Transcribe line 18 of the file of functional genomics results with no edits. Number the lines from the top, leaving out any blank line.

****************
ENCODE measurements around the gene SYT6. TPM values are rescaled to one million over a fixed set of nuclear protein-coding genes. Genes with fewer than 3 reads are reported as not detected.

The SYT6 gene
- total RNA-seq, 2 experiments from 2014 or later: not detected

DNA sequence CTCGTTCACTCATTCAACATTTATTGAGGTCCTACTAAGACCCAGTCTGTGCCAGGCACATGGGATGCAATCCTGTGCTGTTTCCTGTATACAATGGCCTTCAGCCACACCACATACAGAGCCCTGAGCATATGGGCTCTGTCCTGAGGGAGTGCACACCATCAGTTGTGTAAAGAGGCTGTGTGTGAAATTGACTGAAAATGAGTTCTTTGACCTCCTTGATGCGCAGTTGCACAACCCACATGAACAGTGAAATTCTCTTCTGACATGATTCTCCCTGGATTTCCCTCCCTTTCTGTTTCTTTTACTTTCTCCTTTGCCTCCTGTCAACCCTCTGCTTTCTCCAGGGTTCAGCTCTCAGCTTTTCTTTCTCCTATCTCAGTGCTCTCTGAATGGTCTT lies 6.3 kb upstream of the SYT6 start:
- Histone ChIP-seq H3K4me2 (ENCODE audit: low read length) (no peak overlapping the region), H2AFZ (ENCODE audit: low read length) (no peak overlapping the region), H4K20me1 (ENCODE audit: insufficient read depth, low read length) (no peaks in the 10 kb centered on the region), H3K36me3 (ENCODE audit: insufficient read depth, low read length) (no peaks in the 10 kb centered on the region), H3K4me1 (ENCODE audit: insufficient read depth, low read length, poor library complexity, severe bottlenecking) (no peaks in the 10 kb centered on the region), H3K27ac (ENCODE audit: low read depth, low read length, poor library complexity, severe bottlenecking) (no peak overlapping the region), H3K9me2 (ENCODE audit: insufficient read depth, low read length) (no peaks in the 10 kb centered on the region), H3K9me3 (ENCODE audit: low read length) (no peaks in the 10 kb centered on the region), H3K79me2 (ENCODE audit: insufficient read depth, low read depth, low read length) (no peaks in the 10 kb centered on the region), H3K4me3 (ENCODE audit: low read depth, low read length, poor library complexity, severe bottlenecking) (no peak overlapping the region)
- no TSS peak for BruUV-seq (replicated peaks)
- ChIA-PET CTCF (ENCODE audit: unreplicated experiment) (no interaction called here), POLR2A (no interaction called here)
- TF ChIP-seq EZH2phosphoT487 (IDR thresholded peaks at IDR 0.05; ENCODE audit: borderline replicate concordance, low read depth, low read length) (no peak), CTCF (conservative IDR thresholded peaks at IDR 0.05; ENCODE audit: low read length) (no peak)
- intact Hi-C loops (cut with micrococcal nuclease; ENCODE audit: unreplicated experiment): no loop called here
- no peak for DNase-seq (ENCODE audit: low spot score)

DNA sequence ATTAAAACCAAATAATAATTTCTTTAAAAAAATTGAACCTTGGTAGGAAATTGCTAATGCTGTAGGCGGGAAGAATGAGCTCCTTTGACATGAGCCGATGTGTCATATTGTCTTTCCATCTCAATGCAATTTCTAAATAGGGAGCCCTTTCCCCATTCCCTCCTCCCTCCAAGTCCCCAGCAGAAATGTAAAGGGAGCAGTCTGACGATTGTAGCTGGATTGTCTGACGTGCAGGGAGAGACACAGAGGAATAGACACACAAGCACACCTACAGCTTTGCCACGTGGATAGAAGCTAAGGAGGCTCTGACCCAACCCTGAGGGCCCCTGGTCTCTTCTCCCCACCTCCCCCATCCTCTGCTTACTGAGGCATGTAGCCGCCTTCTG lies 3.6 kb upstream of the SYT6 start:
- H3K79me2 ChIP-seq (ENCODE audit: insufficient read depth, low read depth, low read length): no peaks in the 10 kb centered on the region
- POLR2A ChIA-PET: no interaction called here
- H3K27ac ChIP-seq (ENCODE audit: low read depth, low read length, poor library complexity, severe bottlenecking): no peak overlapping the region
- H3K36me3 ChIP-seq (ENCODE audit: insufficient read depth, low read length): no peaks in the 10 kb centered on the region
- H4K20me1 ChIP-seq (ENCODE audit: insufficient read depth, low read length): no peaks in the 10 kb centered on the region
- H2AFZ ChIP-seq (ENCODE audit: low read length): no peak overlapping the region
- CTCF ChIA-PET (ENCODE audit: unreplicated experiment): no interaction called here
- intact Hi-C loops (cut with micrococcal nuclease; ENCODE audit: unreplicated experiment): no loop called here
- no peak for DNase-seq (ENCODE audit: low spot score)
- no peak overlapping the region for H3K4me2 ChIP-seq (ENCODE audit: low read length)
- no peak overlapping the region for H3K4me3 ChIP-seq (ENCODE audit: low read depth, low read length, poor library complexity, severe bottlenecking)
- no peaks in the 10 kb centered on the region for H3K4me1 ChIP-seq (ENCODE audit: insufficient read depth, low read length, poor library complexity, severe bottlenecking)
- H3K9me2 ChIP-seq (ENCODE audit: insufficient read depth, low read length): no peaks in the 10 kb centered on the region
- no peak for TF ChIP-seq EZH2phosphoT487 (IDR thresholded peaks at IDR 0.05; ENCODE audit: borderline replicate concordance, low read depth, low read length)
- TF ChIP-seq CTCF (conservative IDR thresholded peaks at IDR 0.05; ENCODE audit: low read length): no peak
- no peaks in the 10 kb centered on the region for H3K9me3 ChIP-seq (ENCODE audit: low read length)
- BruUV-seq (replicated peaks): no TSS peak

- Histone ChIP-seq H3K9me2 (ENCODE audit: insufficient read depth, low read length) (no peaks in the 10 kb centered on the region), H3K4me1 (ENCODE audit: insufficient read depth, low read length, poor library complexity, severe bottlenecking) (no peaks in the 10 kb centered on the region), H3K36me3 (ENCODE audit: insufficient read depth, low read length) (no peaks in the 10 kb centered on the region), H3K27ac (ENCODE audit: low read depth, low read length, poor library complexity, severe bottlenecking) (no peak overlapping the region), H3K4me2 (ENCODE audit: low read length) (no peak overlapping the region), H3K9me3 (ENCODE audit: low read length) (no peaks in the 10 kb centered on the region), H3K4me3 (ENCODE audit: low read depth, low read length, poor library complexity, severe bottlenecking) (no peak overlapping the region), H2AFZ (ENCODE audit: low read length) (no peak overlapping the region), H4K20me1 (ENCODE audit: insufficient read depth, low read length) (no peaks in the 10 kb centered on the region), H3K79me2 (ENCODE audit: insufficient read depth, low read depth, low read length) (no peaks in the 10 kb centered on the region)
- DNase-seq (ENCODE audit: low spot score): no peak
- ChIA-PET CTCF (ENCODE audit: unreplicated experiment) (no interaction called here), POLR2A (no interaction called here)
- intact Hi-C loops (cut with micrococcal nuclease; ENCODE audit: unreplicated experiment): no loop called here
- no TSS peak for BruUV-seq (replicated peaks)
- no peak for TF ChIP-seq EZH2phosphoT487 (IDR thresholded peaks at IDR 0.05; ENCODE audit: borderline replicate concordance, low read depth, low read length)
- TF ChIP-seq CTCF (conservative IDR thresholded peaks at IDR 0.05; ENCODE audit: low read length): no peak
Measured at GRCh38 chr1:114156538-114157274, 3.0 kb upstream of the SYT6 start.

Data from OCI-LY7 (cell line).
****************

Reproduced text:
- CTCF ChIA-PET (ENCODE audit: unreplicated experiment): no interaction called here